Room: Exhibit Hall | Forum 5
Purpose: Tumor tracking during radiotherapy can allow for better treatment accuracy, dose conformity and sparing of healthy tissue. Many methods have been introduced to tackle this utilizing multiple modalities, including the use of the on-board kV imager and internal or external surrogates. Another method is to use the on-board portal imager which is a challenging task due to the inherent decrease in image quality, however this method does not result in additional dose to the patient or rely on accurate correlation between surrogate and tumor motion. A survey of the current literature suggests that tracking algorithms are often demonstrated on a single treatment modality or tumor location.
Methods: We present the further development of the markerless tracking algorithm, utilizing the on-board portal imager of the treatment machine, allowing this method to be implemented in dynamic treatment environments while preserving the application to IMRT treatments published previously. The core of the algorithm is a template matching method and relies on template stability metrics and local relative orientation to perform multiple feature tracking simultaneously. Only a single image is required to initialize the algorithm and features are automatically added, modified or removed in response to the input images.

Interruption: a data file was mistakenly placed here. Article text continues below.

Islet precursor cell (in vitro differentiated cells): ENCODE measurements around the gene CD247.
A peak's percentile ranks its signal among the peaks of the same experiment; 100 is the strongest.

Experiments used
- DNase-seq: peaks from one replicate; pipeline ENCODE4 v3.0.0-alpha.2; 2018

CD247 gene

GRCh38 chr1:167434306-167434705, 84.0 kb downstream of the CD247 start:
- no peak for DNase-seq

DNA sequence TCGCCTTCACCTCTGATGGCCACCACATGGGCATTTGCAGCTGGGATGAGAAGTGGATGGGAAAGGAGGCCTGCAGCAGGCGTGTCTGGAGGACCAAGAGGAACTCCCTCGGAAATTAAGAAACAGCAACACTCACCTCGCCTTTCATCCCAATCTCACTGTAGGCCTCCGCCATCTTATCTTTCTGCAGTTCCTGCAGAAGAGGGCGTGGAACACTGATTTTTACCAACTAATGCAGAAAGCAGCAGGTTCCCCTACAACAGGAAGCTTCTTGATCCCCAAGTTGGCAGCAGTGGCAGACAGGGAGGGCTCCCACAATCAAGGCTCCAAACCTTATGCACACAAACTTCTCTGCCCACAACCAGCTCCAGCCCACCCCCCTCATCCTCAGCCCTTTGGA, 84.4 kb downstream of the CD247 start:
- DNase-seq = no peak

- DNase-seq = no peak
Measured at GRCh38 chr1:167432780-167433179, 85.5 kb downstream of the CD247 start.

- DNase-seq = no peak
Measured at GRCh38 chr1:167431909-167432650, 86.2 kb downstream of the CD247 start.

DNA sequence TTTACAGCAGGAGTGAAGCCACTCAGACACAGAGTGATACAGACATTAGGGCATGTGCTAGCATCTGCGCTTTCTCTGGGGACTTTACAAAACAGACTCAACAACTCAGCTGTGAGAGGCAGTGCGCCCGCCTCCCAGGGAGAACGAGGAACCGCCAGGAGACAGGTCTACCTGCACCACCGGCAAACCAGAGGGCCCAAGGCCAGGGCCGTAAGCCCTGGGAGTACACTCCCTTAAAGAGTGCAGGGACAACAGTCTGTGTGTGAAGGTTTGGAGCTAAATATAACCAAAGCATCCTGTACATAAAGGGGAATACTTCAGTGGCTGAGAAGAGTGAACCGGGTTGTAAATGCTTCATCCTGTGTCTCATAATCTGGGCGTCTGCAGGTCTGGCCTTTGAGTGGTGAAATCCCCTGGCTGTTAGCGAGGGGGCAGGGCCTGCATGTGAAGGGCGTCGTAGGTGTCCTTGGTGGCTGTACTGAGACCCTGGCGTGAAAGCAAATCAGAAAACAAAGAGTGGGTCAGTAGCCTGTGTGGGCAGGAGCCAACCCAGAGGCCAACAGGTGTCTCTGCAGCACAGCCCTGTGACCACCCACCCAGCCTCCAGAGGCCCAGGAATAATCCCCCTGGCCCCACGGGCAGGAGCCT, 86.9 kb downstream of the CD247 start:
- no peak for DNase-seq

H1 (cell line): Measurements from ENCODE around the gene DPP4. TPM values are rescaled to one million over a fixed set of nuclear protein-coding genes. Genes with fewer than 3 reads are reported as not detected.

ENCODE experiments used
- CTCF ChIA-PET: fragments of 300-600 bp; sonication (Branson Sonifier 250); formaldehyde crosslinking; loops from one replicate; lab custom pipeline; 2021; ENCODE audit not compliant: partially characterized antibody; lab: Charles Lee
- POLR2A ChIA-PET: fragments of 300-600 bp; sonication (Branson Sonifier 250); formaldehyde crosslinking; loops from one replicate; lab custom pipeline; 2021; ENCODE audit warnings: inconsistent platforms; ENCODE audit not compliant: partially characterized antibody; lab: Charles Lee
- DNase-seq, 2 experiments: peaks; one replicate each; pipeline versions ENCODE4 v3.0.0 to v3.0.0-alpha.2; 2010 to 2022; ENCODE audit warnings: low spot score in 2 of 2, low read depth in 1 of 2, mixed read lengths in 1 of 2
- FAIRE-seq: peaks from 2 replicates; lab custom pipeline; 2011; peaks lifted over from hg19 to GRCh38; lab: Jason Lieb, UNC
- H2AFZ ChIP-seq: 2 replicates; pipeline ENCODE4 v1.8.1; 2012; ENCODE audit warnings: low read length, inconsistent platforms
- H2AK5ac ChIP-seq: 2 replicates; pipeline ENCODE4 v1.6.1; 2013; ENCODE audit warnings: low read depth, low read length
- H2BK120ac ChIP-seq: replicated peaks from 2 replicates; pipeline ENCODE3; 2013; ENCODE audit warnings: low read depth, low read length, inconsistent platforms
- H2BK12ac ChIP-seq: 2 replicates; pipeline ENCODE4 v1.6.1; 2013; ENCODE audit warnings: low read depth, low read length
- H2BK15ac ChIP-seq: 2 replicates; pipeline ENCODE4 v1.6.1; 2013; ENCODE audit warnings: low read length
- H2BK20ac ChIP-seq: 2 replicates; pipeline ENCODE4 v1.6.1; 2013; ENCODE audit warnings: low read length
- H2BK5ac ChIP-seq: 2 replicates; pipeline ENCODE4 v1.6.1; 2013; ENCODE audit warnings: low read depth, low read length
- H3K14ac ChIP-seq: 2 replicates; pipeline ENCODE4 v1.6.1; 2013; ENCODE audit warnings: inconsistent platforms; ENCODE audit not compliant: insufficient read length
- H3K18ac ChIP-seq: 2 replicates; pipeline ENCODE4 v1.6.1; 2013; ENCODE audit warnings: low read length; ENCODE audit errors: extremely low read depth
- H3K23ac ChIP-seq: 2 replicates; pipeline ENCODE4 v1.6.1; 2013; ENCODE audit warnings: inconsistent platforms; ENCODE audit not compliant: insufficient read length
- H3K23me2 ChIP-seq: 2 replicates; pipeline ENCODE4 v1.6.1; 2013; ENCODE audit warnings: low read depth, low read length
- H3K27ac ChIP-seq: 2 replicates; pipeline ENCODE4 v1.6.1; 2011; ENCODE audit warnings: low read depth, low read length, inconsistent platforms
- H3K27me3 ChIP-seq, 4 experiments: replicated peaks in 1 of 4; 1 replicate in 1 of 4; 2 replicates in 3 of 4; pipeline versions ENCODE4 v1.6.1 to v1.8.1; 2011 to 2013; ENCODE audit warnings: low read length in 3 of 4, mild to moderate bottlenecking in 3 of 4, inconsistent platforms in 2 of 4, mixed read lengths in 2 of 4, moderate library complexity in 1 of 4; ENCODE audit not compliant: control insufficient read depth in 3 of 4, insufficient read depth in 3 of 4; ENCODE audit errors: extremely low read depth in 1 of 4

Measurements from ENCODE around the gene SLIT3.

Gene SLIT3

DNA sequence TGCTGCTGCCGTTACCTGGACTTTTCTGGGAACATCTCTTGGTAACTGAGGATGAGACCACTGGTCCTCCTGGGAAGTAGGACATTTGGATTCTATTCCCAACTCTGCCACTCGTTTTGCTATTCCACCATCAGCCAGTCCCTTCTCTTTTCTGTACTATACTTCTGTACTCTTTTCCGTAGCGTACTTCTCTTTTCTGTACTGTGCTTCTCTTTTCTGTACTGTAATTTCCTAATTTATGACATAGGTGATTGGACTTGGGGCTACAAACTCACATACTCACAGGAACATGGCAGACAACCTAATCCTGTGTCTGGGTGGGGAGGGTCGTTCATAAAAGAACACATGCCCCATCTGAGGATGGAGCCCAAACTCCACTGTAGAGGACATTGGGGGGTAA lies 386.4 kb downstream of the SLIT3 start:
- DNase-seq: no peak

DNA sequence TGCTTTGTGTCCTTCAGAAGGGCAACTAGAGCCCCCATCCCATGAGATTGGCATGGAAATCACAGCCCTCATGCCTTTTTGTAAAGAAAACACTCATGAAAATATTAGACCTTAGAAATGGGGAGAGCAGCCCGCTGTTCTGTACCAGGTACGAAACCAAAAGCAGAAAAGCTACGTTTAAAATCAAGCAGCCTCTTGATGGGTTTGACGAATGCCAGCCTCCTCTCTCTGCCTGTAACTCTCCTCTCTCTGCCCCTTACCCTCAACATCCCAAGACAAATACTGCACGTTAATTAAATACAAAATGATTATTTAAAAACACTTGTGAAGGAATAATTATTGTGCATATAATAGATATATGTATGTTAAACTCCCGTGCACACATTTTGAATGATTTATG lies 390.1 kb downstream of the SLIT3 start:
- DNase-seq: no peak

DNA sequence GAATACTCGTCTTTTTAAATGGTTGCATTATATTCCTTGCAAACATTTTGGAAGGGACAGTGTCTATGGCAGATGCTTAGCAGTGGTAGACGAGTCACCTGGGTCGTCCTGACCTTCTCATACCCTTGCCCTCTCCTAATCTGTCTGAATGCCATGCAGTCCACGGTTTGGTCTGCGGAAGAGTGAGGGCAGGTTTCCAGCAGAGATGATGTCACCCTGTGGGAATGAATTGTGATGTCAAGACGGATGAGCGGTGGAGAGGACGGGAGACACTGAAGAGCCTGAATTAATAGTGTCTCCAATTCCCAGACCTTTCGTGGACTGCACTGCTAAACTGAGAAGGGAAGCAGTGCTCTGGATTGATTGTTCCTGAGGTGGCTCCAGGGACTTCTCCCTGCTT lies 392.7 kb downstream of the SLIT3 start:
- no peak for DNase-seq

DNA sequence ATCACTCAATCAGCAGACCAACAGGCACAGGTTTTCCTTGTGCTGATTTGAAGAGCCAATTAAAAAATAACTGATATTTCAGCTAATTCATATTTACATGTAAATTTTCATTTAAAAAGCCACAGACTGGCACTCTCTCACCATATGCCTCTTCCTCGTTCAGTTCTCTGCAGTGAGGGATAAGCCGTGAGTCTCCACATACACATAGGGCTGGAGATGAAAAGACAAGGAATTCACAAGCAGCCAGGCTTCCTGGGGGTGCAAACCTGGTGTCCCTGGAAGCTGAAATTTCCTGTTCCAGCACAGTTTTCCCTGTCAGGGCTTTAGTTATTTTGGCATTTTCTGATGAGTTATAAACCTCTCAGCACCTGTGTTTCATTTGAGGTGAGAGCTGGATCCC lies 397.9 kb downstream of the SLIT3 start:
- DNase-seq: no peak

Results: The tracking algorithm was run successfully on both an IMRT lung treatment and a VMAT prostate treatment with fiducials. The tracking error for the lung patient case agrees with previous publications (2mm) and for the prostate case with fiducial markers is comparable with others in the literature (0.5mm).
Conclusion: A multi-region, markerless tracking algorithm has been developed, capable of tracking multiple features simultaneously without the requirement of a training period and has been shown to be robust in complex tracking environments.
Funding Support, Disclosures, and Conflict of Interest: This work was supported, in part, by award number R01CA188446 from the National Institutes of Health and a research grant from Varian Medical Systems, Inc.